Andrew Lamb Schultz’s Salvaged Fantasies
Essay by Steven Dolan | Photographs by Sierra Stinson
Recently I found myself arguing the value of Andrew Lamb Schultz’s work with a friend. Their conceit: it’s cute (as if that is insufficient). BUT! I protested, doesn’t cuteness have transformative potential? Isn’t it possible to create work that is immediately satisfying for its surface level appeals to the flexing of our cheeks, that also does more should you so elect to live in a world where cuteness can be radical? “Cute” is certainly overused in my own vocabulary and can be invoked to infantilize and reduce people and actions to a pleasant passivity. Sensitivity to this is important, as is the context of its invocation.
Also important is recognizing that language is mutable, and that the terms of terms can be mutated and changed, queered beyond historically violent structures of power. Tracing the etymology of “cute,” one arrives first at acute, then variously: a needle, to sharpen, to arouse. “Cute” needn’t be regarded as exclusively slight. It’s cute when you hold your drunk friend’s hair back, it’s cute when strangers ask your pronouns, it’s cute when a bank is called to task for their support of unethical development, it’s cute when a neo-Nazi gets punched in the face and a proliferation of the video is accompanied by an exhaustive slew of soundtracks. Cuuute. Feel it.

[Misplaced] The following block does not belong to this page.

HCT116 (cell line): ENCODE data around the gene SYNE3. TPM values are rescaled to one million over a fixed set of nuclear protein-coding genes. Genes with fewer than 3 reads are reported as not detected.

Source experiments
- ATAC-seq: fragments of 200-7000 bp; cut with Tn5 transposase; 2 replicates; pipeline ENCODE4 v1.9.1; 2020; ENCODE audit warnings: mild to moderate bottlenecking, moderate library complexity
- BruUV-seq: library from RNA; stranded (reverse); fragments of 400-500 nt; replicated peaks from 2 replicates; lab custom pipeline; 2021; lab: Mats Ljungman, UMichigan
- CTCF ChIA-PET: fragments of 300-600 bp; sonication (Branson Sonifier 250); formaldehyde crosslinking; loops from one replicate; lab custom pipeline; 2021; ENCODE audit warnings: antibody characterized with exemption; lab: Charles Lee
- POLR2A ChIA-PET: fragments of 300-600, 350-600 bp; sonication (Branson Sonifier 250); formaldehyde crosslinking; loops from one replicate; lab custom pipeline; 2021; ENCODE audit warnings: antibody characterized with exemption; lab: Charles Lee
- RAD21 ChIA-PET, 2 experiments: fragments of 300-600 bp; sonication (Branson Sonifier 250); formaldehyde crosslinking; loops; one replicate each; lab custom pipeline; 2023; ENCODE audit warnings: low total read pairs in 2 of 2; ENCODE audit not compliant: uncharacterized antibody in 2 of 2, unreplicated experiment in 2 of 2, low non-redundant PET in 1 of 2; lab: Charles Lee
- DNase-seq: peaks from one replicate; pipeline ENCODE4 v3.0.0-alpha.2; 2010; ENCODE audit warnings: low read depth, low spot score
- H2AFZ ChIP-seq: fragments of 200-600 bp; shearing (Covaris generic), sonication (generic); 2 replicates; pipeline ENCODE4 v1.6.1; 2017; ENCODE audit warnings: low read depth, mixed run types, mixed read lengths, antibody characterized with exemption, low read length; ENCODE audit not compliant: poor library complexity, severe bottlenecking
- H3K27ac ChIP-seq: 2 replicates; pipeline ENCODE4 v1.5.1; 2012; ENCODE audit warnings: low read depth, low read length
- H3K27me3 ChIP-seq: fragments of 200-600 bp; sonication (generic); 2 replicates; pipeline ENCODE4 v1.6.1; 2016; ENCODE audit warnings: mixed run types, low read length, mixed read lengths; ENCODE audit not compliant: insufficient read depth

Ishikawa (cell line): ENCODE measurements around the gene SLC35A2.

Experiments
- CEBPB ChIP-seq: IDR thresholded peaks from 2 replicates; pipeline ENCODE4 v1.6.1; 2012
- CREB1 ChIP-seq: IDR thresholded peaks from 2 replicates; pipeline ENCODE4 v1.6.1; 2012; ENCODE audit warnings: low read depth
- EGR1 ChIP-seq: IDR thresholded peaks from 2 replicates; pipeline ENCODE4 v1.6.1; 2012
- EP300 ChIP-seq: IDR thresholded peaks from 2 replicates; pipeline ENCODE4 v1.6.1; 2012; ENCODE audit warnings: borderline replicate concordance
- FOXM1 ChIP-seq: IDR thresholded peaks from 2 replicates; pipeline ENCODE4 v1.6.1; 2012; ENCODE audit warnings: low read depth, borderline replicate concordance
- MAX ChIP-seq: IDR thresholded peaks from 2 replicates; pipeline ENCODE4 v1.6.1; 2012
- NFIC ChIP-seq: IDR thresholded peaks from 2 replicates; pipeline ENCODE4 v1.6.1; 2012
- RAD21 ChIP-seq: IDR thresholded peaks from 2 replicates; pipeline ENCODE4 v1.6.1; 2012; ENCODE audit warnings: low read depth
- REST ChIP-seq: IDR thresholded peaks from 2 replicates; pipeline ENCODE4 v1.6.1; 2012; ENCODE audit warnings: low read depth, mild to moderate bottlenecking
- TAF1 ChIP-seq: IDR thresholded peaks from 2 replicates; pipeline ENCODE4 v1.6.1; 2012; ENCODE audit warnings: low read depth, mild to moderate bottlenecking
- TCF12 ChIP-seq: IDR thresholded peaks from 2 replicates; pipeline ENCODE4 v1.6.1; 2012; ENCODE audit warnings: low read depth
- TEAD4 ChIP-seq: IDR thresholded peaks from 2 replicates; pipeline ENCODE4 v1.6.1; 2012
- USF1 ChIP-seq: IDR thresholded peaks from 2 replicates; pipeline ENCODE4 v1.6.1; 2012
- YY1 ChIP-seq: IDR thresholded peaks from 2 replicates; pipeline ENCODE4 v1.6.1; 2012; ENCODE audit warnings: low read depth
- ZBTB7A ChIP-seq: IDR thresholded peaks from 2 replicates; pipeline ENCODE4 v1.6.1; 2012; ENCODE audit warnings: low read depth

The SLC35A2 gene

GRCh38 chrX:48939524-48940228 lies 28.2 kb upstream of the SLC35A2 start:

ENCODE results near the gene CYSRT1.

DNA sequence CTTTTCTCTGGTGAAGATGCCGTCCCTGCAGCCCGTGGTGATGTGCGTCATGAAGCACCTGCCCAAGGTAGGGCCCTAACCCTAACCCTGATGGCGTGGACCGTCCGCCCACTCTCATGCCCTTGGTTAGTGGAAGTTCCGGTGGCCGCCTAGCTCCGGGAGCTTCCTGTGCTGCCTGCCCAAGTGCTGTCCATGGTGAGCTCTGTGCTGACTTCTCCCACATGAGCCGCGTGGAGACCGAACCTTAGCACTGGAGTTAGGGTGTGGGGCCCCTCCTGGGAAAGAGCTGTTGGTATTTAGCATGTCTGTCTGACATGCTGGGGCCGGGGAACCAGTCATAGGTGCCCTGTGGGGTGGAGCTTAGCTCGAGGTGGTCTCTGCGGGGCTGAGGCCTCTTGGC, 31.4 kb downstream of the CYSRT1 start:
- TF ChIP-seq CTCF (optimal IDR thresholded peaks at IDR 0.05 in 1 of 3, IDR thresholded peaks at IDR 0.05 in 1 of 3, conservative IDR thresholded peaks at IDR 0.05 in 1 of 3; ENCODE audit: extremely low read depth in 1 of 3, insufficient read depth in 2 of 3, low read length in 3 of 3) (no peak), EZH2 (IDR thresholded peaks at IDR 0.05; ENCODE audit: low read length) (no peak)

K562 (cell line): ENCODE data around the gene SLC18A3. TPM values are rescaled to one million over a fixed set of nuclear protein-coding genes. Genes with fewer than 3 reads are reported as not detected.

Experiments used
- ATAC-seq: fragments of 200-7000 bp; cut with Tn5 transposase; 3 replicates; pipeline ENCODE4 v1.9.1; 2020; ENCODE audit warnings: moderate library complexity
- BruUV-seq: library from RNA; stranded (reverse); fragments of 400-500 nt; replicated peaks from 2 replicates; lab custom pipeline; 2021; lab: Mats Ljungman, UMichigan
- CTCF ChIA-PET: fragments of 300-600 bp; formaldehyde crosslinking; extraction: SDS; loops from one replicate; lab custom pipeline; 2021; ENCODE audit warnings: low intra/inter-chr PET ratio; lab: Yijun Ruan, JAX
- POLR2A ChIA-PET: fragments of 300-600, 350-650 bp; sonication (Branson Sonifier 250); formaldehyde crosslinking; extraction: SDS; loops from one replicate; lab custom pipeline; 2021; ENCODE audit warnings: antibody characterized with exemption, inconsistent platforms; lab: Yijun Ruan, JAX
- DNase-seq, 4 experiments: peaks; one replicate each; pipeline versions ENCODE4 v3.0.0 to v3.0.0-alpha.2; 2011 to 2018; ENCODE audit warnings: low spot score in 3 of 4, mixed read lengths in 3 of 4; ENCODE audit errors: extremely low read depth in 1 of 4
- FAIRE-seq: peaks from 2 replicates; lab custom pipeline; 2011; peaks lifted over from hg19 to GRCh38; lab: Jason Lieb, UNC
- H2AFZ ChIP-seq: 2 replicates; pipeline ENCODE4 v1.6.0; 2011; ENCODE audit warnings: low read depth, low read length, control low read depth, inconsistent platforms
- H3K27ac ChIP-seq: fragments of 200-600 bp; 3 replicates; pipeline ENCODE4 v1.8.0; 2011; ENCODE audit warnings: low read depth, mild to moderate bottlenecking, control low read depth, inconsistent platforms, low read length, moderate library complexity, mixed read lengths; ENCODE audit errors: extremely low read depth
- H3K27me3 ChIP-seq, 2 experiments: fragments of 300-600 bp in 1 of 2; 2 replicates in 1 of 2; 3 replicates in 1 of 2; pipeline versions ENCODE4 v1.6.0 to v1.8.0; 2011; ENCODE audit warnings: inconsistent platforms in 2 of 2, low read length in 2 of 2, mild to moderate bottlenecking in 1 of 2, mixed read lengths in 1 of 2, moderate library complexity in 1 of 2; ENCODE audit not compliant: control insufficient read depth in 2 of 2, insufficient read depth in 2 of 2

Trust functions only if experienced mutually. Intention alone gets us very close to nowhere, but intentional listening is just as important as intentional speaking. Lamb invites you take in their work, saying this is glorious, this is beautiful, love this and I will show you the way to a better world.
In considering their show Eutopos / Utopos, one should note the ways in which this is a personally idealized, or at least preferred, space to exist in. In a world built for a few, the culling of what is affirming and nourishing to construct or restructure space is necessary for the survival of those on the margins. It is the queer imagination that takes these facets of a “good place” perhaps a safer space, in the hopes of achieving the impossible but still vital utopic place. It is essential to queer political imagination that there is impossibility.